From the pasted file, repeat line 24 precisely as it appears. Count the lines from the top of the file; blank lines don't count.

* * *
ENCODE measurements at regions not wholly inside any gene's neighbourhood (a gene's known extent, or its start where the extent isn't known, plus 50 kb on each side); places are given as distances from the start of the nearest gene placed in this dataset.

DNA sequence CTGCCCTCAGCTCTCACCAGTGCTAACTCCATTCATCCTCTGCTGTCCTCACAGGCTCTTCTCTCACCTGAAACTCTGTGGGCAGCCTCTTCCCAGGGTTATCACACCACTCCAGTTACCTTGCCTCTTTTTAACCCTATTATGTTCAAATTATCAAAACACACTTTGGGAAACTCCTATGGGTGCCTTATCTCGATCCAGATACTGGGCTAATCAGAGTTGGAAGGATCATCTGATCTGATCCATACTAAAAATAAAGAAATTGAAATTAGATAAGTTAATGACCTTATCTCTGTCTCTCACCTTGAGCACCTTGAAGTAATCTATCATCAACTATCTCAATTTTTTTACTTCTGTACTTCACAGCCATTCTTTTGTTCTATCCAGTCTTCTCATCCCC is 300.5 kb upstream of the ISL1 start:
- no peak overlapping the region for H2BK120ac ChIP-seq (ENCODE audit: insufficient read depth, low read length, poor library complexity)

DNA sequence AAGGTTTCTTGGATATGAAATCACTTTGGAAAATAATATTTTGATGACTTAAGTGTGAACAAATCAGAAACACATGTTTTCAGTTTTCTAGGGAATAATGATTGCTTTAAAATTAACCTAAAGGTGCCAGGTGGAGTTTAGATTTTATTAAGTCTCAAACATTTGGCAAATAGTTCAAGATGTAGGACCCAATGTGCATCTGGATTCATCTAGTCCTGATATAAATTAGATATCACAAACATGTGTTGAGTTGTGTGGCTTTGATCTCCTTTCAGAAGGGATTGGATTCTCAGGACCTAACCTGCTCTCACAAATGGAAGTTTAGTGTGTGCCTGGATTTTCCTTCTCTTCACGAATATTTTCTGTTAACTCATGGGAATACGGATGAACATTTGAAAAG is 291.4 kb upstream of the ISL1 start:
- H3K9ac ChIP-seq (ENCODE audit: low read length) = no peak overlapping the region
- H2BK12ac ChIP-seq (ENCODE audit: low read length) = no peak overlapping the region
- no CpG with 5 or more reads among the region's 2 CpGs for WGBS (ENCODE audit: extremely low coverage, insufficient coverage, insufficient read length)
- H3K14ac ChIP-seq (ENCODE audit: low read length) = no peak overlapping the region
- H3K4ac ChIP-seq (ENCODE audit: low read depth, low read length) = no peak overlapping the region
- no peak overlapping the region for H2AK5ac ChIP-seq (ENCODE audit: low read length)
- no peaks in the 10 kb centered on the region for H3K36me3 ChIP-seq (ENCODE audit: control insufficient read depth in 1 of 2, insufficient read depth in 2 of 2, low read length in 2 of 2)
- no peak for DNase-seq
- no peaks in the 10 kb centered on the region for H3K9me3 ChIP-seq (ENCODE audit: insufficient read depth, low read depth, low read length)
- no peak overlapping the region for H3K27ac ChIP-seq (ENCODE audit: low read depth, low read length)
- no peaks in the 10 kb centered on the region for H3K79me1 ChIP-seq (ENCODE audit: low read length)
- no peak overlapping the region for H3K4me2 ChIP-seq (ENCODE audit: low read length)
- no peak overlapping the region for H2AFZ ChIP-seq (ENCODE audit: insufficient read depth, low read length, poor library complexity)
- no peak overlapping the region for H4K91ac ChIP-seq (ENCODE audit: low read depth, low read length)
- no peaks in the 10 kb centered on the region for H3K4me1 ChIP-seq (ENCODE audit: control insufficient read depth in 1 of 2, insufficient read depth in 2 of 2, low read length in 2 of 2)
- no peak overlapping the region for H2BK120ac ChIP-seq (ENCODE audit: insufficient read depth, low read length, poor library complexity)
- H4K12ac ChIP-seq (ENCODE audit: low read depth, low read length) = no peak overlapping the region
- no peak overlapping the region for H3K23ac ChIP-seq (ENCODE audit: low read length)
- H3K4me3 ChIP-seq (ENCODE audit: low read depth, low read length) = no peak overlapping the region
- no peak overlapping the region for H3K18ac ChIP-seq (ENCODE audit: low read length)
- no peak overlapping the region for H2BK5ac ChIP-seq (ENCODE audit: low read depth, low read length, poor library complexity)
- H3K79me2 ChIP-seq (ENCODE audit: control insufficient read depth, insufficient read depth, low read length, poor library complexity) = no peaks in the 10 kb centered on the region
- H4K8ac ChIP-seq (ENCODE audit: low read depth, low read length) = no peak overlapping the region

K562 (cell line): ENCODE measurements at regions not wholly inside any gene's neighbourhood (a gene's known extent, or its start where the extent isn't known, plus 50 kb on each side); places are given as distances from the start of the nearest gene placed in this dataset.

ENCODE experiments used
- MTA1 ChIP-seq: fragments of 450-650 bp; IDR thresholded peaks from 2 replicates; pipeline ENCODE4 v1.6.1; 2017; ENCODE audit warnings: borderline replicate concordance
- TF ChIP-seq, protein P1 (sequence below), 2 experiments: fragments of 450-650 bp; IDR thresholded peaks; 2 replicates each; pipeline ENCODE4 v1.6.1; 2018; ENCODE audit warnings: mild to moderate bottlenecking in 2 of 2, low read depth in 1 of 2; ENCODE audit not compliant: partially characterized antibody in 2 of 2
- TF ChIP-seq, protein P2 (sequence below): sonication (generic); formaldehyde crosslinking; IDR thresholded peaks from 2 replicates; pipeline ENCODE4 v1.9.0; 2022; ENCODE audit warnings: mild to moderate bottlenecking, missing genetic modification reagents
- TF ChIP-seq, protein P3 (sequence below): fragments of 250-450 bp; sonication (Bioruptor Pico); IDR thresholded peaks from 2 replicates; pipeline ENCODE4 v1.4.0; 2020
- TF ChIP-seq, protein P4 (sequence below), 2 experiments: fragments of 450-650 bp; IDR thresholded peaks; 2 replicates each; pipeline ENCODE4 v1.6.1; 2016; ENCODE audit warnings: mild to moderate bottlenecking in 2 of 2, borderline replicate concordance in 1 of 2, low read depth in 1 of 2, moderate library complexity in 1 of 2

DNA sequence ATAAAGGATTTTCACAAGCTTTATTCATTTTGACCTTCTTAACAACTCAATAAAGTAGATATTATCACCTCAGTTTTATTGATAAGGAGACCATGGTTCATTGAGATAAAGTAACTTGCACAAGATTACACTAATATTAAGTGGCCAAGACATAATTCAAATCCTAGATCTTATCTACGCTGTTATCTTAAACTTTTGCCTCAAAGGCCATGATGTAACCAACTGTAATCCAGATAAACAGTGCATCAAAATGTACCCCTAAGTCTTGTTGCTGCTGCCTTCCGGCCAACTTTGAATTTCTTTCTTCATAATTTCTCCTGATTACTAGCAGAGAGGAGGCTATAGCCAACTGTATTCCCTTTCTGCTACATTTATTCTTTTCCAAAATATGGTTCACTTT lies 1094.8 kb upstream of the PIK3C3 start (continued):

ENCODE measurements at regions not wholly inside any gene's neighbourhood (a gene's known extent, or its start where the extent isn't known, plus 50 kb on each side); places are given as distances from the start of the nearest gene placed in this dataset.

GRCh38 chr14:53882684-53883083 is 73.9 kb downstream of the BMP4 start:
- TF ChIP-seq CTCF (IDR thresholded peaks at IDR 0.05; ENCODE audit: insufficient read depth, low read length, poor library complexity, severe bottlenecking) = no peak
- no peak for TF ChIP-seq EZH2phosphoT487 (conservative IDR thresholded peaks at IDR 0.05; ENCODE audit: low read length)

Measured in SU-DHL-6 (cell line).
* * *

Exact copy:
- no peak overlapping the region for H3K18ac ChIP-seq (ENCODE audit: low read length)